It was obviously a breakfast venue popular with locals too.

You may not find Dynamic Dining in any of the eating guides to Singapore, but I recommend it for good food and friendly service. There was a slight hiccough with my coffee which was served already sweetened, but my food was great from the word go. It turns out one of the cooks used to work for P&O as a chef. The before and after pictures of my meal tell their own story.


This chap arrived by motorbike just as I was paying.

Then back to the hotel and a quick trip to the eighth floor for some last views of Singapore.


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A Day in Singapore

So here I am with an almost empty bottle of water and a half peeled satsuma bought in Marks and Spencer on the Walworth Road, banished from my room before I got back into it by a smiling maid who says she needs forty-five minutes to finish the room she’s doing now and then mine.

I’ve opted for an outdoor seat. Air con is all very well, but after spending most the day thus far walking about in 88% humidity and sheltering from a sudden but predicted thunderstorm, this almost feels cool.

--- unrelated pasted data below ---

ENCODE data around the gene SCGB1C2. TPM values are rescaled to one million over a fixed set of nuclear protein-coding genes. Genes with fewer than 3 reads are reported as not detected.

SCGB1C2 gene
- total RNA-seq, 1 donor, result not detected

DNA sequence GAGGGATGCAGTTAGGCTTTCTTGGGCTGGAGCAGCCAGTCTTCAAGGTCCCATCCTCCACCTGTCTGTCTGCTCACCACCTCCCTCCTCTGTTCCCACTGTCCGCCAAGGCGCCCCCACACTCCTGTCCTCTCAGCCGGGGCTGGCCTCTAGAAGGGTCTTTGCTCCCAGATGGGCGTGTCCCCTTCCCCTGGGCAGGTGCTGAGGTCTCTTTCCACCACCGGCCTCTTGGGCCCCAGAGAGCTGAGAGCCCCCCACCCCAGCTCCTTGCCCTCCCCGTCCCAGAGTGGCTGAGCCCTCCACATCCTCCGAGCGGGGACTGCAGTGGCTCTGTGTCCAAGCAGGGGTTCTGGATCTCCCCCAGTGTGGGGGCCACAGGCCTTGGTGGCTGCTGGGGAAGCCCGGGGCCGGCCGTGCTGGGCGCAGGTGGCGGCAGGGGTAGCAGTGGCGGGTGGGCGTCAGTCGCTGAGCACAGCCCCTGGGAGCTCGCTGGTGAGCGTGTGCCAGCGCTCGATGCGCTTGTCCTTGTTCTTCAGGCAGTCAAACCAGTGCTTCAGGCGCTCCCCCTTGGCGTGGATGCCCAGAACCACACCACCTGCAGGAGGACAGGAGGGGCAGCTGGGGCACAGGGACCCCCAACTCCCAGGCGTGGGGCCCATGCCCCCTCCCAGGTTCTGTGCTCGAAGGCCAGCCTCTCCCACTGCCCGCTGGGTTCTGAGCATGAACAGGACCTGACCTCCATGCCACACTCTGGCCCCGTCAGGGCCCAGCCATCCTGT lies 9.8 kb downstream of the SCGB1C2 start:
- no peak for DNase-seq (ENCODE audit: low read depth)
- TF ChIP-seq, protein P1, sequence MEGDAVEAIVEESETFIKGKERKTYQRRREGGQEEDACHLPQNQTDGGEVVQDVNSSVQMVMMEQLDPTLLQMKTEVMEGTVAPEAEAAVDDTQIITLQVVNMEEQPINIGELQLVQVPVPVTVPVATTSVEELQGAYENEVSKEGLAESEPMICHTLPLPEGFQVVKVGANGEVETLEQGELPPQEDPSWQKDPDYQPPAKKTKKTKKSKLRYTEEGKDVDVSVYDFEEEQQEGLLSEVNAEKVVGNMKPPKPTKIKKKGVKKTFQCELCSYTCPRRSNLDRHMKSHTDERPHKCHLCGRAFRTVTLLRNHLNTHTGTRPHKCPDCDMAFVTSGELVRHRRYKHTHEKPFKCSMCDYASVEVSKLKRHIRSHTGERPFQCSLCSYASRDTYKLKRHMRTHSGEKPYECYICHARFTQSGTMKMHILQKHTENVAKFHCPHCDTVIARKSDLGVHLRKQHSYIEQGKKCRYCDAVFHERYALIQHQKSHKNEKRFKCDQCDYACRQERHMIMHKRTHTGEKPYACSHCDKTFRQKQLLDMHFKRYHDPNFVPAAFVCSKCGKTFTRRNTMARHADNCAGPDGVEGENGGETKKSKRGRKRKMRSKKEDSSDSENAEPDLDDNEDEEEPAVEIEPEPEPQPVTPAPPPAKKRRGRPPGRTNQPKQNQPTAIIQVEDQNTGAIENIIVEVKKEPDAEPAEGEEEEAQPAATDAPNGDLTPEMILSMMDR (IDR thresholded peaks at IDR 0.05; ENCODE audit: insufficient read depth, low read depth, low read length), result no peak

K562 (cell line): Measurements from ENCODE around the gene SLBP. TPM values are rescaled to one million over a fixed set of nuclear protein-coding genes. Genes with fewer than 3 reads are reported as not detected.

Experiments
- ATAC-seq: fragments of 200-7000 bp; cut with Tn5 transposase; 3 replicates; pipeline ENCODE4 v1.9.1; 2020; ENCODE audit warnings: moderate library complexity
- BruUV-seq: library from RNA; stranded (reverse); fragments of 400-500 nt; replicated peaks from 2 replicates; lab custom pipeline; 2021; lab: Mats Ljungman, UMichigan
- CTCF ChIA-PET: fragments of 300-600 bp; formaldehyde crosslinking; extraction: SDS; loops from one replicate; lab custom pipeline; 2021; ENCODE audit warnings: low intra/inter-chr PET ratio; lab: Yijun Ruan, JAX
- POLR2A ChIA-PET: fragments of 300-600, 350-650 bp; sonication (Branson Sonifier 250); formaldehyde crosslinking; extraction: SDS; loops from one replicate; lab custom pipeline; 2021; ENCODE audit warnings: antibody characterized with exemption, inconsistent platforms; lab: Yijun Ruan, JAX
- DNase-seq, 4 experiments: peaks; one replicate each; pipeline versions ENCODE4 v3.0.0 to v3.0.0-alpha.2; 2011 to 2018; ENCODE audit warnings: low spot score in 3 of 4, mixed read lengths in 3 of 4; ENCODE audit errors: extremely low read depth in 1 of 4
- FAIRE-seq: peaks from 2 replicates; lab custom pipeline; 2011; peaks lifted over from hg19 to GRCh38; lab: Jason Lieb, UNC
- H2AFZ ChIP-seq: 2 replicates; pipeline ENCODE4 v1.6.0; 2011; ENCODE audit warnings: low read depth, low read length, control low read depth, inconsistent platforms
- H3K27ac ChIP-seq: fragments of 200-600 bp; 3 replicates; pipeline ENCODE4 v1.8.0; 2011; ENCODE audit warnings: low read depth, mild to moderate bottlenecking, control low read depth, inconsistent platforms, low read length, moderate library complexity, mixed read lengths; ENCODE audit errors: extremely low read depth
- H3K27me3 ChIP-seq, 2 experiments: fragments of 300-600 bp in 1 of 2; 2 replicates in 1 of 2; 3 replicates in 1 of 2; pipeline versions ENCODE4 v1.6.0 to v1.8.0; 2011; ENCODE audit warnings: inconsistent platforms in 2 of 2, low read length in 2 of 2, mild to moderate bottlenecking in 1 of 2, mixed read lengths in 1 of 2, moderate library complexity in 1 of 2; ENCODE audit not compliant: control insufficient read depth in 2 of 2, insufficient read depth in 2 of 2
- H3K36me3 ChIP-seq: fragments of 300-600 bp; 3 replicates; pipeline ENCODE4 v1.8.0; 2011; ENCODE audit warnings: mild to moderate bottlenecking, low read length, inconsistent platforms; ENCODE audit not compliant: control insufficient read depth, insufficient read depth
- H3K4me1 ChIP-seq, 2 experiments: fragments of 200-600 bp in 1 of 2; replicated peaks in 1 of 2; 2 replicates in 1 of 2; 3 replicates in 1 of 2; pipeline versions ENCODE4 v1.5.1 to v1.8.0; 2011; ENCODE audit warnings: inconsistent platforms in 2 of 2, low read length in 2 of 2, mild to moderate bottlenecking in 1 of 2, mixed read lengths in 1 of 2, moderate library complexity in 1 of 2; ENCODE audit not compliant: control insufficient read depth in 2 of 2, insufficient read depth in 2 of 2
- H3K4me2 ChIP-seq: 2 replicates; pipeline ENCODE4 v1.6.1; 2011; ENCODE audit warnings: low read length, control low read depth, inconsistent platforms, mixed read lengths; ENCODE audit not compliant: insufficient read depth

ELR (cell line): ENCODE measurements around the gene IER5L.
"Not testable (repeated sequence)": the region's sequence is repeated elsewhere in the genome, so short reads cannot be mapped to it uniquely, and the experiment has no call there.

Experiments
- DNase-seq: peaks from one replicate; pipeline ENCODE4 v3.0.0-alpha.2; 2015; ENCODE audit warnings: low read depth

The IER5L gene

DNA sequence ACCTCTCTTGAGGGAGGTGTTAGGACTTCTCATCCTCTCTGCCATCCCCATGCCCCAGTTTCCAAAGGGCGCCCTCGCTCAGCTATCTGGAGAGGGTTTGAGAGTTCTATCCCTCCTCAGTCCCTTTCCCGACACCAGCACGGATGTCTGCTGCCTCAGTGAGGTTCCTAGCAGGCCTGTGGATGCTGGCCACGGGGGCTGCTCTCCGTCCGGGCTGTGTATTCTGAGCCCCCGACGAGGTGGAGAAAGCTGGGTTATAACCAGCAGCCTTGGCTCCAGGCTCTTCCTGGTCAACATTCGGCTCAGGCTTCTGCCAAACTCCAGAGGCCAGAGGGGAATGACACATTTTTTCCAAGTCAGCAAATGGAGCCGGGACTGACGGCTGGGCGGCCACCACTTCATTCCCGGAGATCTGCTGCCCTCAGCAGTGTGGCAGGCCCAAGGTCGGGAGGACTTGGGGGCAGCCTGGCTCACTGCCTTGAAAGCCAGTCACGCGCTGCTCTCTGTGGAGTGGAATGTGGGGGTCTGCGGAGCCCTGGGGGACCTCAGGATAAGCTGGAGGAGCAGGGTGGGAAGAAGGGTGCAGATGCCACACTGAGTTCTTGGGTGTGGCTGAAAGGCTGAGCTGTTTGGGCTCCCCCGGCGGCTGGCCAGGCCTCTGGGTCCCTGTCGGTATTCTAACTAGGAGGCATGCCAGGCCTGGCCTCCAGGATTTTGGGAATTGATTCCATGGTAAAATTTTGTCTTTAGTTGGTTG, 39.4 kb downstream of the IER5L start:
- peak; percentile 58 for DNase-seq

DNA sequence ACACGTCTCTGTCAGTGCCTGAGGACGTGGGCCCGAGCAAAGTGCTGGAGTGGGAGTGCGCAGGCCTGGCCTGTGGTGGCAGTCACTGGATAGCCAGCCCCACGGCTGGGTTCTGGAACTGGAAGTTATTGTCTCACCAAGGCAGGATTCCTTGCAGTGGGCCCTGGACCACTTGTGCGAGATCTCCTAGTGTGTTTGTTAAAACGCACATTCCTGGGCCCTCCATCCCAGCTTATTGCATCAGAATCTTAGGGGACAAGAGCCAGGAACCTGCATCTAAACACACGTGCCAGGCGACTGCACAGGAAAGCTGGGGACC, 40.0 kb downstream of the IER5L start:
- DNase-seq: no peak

The view from here

I like Singapore. I like it a lot. It enjoys London’s diversity with a sunnier, more relaxed temperament. By relaxed, I don’t mean laissez faire. Everyone seems to be working terrifically hard, but quite happy about it. There’s a lot of smiling. The hotel staff have been superb. I was given maps, they were drawn on, bus routes inked onto the streets; my boarding pass was printed, every question I have had so far has been patiently and conscientiously answered. The manager came to my room to reset the safe which wasn’t working. She chatted, and I mentioned I hadn’t had breakfast as the choice was a vast buffet or nothing. I just wanted something small, a cup of coffee and a croissant or equivalent. The next thing I know she’s back in the room with a cup of coffee and two small croissants. She also gave me her card in case I got lost as I told her that my sense of direction is not the best. So forget the bathroom, I would , come back to this hotel happily. I feel like a welcome, valued guest.